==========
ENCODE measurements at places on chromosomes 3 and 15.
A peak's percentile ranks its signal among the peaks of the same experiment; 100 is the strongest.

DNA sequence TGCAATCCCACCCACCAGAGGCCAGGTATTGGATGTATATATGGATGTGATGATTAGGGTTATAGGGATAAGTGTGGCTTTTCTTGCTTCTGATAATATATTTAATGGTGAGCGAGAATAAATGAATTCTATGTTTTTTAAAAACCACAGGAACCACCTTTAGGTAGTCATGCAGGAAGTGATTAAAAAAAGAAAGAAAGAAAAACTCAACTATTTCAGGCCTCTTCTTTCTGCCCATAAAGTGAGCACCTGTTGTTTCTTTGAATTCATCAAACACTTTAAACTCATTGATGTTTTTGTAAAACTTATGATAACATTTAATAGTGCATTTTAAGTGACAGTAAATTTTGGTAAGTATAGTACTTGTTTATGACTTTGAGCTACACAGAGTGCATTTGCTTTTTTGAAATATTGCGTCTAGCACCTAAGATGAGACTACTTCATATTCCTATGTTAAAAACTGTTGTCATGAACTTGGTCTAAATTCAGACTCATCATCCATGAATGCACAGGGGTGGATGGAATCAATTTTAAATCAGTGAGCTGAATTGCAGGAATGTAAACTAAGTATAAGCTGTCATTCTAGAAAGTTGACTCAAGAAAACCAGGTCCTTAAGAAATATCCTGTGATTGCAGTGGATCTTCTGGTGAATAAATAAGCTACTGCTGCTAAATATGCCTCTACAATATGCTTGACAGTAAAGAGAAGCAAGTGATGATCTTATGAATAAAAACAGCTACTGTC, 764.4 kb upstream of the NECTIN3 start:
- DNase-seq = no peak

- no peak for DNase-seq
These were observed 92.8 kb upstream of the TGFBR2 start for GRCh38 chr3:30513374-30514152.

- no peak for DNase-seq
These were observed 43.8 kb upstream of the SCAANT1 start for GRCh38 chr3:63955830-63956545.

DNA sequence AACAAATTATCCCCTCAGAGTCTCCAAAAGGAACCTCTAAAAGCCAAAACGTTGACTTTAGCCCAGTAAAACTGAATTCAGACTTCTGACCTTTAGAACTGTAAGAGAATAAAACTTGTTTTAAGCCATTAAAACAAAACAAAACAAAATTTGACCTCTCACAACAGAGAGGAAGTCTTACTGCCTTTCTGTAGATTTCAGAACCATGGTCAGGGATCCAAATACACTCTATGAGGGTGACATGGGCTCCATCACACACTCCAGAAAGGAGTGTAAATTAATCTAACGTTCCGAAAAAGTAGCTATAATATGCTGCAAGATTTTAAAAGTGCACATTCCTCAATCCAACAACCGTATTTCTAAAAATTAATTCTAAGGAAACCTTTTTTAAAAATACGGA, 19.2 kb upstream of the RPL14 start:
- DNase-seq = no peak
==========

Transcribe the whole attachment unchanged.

ENCODE measurements at places on chromosomes 3 and 15.
A peak's percentile ranks its signal among the peaks of the same experiment; 100 is the strongest.

DNA sequence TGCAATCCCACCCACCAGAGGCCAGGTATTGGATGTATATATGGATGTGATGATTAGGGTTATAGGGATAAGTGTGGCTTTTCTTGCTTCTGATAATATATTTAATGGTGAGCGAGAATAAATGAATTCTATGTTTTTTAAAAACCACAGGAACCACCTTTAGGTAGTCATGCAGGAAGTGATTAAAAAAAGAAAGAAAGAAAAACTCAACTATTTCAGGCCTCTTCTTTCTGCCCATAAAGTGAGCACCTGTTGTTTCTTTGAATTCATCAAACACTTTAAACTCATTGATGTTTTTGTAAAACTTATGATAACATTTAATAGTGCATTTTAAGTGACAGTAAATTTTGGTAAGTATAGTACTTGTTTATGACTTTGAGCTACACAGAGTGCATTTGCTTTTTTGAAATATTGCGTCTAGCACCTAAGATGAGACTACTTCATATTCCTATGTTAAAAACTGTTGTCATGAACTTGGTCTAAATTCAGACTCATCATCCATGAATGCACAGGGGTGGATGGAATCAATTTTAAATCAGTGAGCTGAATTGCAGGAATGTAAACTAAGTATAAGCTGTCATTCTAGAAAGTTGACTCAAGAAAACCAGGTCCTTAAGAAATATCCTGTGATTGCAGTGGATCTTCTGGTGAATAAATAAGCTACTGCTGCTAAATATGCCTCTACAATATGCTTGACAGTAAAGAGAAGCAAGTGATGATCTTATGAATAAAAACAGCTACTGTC, 764.4 kb upstream of the NECTIN3 start:
- DNase-seq = no peak

- no peak for DNase-seq
These were observed 92.8 kb upstream of the TGFBR2 start for GRCh38 chr3:30513374-30514152.

- no peak for DNase-seq
These were observed 43.8 kb upstream of the SCAANT1 start for GRCh38 chr3:63955830-63956545.

DNA sequence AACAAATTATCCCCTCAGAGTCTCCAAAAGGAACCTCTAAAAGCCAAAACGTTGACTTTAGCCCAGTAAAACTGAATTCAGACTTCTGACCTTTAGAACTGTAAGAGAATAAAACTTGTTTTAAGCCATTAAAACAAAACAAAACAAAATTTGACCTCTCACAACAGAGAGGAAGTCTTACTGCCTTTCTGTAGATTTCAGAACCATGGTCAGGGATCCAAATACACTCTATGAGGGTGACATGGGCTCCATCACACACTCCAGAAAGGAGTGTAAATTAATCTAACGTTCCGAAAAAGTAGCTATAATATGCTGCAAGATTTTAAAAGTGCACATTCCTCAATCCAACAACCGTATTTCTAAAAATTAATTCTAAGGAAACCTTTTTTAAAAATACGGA, 19.2 kb upstream of the RPL14 start:
- DNase-seq = no peak